rase

Definitions

  • WordNet 3.6
    • v rase tear down so as to make flat with the ground "The building was levelled"
    • ***
Webster's Revised Unabridged Dictionary
    • Rase A scratching out, or erasure.
    • Rase A slight wound; a scratch.
    • Rase (O. Eng. Law) A way of measuring in which the commodity measured was made even with the top of the measuring vessel by rasing, or striking off, all that was above it.
    • v. i Rase To be leveled with the ground; to fall; to suffer overthrow.
    • Rase To level with the ground; to overthrow; to destroy; to raze. "Till Troy were by their brave hands rased ,
      They would not turn home."
    • Rase To rub along the surface of; to graze. "Was he not in the . . . neighborhood to death? and might not the bullet which rased his cheek have gone into his head?""Sometimes his feet rased the surface of the water, and at others the skylight almost flattened his nose."
    • Rase To rub or scratch out; to erase. "Except we rase the faculty of memory, root and branch, out of our mind."
    • ***
Century Dictionary and Cyclopedia
    • rase To scrape or glance along the surface of; scratch; graze; shave.
    • rase To obliterate by scraping; erase; cancel; hence, to strike out of existence; annul; destroy: often with out.
    • rase To level with the ground or the supporting surface; tear down or demolish; reduce to ruins: in this sense now always spelled raze.
    • rase Synonyms Raze, Demolish. See demolish.
    • n rase A scratch; an abrasion; a slight wound.
    • n rase A Middle English form of race.
    • rase Same as race.
    • n rase An imperfection in velveteen or other pile fabric after the pile is cut.
    • ***
Chambers's Twentieth Century Dictionary
    • v.t Rase rāz to scratch or blot out: to efface: to cancel: to level with the ground, demolish, or ruin (in this sense raze is generally used)
    • n Rase a slight wound
    • ***

Etymology

Webster's Revised Unabridged Dictionary
F. raser, LL. rasare, to scrape often, v. freq. fr. L. radere, rasum, to scrape, shave; cf. Skr. rad, to scratch, gnaw, L. rodere, to gnaw. Cf. Raze Razee Razor Rodent

Usage

In literature:

Thus they fared two hours or more trasing and rasing either other, where they might hit any bare place.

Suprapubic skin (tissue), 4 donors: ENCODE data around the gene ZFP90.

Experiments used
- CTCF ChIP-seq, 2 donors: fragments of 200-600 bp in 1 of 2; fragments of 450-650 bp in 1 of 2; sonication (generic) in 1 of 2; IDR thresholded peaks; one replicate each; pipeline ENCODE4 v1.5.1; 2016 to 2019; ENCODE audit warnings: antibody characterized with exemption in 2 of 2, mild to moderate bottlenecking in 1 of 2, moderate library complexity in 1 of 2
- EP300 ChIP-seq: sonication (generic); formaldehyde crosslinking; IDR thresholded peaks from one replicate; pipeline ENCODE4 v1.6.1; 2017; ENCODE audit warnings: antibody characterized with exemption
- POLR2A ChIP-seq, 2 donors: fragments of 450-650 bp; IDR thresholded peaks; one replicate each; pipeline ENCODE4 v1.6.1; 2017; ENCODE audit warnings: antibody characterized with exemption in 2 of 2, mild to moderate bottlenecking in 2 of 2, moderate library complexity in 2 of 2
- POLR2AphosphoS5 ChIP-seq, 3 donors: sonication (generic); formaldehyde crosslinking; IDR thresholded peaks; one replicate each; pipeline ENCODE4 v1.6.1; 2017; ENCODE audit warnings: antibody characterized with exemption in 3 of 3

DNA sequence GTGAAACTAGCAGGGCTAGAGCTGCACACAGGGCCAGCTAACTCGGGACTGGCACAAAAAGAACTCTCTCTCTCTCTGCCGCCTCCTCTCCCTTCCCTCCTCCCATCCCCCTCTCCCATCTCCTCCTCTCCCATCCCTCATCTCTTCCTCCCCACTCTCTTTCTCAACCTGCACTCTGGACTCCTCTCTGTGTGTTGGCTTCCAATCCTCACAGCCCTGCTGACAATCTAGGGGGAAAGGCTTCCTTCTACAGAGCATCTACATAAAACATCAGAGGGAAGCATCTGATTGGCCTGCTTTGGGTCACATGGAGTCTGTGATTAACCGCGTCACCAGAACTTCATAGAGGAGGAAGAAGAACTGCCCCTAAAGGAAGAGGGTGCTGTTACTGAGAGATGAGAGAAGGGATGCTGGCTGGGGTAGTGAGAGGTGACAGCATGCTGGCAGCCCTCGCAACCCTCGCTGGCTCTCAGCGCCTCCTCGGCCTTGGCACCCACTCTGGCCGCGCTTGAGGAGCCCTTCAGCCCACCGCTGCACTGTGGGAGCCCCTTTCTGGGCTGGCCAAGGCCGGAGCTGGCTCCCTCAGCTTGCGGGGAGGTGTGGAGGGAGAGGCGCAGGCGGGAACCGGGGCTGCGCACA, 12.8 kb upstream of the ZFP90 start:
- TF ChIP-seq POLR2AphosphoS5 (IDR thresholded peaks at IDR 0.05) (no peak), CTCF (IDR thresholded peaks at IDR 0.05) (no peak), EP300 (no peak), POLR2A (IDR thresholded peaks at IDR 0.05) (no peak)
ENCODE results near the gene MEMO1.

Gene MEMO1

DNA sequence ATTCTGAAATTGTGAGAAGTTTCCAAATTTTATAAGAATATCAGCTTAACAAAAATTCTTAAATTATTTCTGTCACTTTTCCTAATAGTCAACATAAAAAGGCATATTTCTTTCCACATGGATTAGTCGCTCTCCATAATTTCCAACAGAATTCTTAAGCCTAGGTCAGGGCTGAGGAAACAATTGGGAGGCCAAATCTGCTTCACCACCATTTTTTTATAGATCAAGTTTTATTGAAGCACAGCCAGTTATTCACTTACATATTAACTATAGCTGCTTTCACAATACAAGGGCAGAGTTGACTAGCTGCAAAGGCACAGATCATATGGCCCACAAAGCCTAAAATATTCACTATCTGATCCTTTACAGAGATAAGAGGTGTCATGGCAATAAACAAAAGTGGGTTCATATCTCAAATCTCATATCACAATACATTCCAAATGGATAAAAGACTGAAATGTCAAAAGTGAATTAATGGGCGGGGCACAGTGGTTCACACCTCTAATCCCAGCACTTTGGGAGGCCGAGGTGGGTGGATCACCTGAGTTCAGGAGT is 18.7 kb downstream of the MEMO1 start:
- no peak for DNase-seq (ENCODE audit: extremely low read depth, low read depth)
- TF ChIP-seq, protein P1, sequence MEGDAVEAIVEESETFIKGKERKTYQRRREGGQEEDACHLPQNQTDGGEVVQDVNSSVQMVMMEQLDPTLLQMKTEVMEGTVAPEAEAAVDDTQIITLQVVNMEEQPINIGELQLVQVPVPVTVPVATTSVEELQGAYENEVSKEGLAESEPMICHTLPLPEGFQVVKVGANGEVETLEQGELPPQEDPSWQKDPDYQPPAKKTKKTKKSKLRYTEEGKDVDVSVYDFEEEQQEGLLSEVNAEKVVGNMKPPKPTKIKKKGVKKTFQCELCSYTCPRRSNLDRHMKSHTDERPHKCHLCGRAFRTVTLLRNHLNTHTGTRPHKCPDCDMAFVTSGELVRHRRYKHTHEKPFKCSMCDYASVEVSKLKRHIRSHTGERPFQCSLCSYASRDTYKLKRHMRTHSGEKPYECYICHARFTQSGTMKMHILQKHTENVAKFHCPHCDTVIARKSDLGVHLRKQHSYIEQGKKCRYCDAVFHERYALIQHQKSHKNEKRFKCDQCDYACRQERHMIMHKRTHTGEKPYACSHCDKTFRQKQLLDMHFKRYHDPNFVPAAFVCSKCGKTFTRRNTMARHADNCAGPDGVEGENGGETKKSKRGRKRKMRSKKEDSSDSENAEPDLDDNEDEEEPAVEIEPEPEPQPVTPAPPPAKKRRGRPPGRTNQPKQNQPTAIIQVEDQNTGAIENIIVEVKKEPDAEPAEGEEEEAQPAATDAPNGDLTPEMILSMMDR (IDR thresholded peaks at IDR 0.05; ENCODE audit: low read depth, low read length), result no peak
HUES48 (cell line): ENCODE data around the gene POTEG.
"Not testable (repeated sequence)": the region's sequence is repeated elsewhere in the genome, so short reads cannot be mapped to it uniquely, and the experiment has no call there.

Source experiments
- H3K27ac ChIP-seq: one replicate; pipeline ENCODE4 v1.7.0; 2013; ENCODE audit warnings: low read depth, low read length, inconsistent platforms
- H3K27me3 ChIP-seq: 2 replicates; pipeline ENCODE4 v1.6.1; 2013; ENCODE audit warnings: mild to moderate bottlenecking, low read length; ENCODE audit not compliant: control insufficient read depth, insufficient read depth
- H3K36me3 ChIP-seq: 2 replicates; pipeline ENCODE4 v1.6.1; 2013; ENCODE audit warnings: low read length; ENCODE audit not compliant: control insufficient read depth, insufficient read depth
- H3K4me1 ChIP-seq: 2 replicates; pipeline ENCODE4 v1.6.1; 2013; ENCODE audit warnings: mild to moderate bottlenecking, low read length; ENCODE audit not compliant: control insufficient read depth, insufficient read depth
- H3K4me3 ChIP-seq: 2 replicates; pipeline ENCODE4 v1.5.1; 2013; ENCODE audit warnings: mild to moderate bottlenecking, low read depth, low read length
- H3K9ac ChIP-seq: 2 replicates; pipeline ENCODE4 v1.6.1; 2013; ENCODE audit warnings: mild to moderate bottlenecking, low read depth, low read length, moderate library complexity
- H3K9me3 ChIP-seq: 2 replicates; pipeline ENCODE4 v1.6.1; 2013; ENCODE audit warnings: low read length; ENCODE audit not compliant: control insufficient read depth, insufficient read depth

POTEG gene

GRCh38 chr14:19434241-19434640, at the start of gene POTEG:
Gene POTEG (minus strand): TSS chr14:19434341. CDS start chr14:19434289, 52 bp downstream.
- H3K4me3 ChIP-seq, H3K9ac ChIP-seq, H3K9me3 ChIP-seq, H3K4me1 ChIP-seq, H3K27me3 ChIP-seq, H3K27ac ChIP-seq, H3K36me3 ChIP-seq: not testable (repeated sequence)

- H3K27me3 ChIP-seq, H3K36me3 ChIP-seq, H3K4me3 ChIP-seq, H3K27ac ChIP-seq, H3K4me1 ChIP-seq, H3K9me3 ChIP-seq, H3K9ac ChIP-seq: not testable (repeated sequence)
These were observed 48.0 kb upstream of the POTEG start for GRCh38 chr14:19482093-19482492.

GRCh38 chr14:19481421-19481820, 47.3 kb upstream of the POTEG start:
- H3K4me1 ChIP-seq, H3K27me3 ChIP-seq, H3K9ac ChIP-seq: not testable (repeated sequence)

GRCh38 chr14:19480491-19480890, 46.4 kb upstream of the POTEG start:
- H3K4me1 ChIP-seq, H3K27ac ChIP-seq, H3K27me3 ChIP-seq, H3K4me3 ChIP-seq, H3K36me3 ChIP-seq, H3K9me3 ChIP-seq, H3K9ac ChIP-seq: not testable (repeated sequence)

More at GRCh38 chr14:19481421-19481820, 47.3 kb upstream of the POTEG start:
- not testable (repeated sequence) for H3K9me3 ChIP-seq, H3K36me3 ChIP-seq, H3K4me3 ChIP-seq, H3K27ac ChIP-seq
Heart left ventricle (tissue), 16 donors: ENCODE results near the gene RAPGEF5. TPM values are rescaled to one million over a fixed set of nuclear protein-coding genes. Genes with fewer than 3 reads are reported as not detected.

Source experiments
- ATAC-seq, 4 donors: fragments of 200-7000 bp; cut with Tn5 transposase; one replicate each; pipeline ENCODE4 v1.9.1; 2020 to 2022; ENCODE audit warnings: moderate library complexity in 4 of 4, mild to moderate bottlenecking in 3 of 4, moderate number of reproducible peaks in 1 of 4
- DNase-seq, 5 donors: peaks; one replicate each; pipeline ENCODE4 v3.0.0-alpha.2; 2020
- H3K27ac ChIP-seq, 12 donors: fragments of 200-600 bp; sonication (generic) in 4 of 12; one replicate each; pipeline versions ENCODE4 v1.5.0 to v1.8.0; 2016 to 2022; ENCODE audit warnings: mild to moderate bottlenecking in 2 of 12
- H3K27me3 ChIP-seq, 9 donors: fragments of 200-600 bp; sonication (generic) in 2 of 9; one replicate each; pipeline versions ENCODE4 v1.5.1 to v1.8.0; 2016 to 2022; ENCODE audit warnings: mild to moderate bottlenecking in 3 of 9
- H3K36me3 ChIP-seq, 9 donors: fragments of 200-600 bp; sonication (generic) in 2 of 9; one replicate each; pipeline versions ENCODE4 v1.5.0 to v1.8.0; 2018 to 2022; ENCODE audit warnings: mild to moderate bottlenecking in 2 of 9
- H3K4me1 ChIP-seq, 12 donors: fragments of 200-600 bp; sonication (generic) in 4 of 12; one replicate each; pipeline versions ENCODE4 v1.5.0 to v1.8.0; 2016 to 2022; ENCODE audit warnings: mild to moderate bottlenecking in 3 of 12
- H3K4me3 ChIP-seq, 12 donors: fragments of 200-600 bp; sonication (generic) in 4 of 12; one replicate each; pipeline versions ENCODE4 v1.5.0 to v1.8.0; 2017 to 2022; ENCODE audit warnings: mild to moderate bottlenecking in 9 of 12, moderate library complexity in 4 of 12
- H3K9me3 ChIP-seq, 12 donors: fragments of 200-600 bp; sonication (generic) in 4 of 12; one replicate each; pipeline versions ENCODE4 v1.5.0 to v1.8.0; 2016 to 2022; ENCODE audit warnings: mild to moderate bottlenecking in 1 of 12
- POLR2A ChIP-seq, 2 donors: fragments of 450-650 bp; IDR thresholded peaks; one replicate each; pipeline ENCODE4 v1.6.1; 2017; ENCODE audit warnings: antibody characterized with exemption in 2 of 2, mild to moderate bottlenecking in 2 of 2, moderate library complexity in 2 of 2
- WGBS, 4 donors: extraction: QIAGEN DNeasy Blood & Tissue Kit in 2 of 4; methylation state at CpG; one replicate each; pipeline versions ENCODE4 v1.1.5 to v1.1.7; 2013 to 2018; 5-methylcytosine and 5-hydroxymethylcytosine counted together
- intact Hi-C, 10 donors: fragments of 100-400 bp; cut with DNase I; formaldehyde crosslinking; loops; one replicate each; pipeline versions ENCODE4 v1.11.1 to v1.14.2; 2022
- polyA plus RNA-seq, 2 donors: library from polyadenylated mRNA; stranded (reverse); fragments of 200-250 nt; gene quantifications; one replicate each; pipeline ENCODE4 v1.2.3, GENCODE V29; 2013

"Le Morte D'Arthur, Volume I (of II)" by Thomas Malory
Then we rased off the flesh from the necke, and cast dust thereon, and set it in the sun to dry.
"The Golden Asse" by Lucius Apuleius
I had no right to rase it utterly.
"Yet Again" by Max Beerbohm
Ae morning, by the dawn o' day, I rase to theek the stable, O!
"The Home Book of Verse, Vol. 2 (of 4)" by Various
The "Scourge" first attacked, captured, and rased to the ground Aquileia.
"History of Rome from the Earliest times down to 476 AD" by Robert F. Pennell
And the line of Hengist and Cerdic shall be rased from the roll of empire.
"Harold, Complete The Last Of The Saxon Kings" by Edward Bulwer-Lytton
Like one start up your hair tost and displaced, And with a wanton's tooth your neck new-rased.
"The Works of Christopher Marlowe, Vol. 3 (of 3)" by Christopher Marlowe
After its surrender, on the last of July 1547, the Castle was ordered by an Act of Council to be rased to the ground.
"The Works of John Knox, Vol. 1 (of 6)" by John Knox
GEORGE RASE, sergeant, mustered in Aug. 15, 1862; deserted Sept. 5, 1862, at Camp Whipple.
"War from the Inside" by Frederick L. (Frederick Lyman) Hitchcock
Accept them then, and where I haue offended, Rase thou it out, and let it be amended.
"Seven Minor Epics of the English Renaissance (1596-1624)" by Dunstan Gale
In appearance they are much like a raseed setter.
"The Dog" by Dinks, Mayhew, and Hutchinson
In this sad strait I wandered out alone one evening, and without knowing it reached the "Rase Muehle," near Oltdorf.
"Arthur O'Leary" by Charles James Lever
The ship herself was almost a wreck, her tackle all cut asunder, her upper works altogether rased.
"The Golden Galleon" by Robert Leighton
In the time of Henry III., the castle, after changing hands repeatedly, was taken and rased to the ground.
"The Wye and Its Associations a picturesque ramble" by Leitch Ritchie
This rase did not attract much affection, on account ov the time being so slow.
"The Complete Works of Josh Billings" by Henry W. Shaw